Overcoming drug resistance and improving cure rates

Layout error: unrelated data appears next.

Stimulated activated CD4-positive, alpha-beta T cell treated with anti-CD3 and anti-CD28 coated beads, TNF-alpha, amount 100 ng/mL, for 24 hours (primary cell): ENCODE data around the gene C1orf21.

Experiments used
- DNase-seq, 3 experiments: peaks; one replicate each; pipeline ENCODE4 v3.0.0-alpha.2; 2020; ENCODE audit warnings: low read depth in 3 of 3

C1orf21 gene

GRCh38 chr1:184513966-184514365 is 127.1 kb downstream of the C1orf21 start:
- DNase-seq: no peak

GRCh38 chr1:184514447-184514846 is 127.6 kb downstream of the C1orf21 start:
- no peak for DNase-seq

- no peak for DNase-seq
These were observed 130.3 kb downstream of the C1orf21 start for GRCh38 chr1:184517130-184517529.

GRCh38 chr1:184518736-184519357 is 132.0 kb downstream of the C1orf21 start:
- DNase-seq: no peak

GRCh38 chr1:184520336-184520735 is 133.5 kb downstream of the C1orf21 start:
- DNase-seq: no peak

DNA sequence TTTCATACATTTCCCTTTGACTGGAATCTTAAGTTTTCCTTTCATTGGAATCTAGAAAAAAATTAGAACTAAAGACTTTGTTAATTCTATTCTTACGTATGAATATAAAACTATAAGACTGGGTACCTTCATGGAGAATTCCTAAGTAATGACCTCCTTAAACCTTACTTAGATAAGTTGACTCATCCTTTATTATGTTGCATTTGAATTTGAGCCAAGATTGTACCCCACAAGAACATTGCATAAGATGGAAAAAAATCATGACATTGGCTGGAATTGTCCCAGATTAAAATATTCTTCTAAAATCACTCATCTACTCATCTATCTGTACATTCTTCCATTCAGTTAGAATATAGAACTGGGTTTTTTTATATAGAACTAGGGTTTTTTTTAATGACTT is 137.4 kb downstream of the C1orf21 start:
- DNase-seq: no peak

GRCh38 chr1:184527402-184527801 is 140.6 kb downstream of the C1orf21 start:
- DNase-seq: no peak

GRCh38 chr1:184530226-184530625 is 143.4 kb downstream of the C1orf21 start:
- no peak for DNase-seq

The treatment for patients with chronic myeloid leukaemia (CML) has improved greatly over recent years following the introduction of new drugs called kinase inhibitors, specifically designed to block the activity of the protein which drives the leukaemia – BCR-ABL1. However there are subgroups of patients with CML who respond poorly to kinase inhibitors or develop drug resistance over time. We wish to find predictors of which patients will do well with these drugs and which require alternative approaches. In addition, because the leukaemia stem cells that maintain the leukaemia in the bone marrow are not killed by kinase inhibitors, very few patients can currently be cured and most have to stay on treatment for the rest of their lives and suffer significant side effects. Our programme of work has uncovered three new networks of proteins in leukaemia stem cells that work together to aid cancer cell survival. Over the next 5 years we wish to investigate how these proteins interact with each other and how they may be targeted with new drugs to improve the outcome for patients with CML. Overall we wish to significantly improve CML cure rate and provide new forms of treatment for patients with drug resistance and advanced phase disease.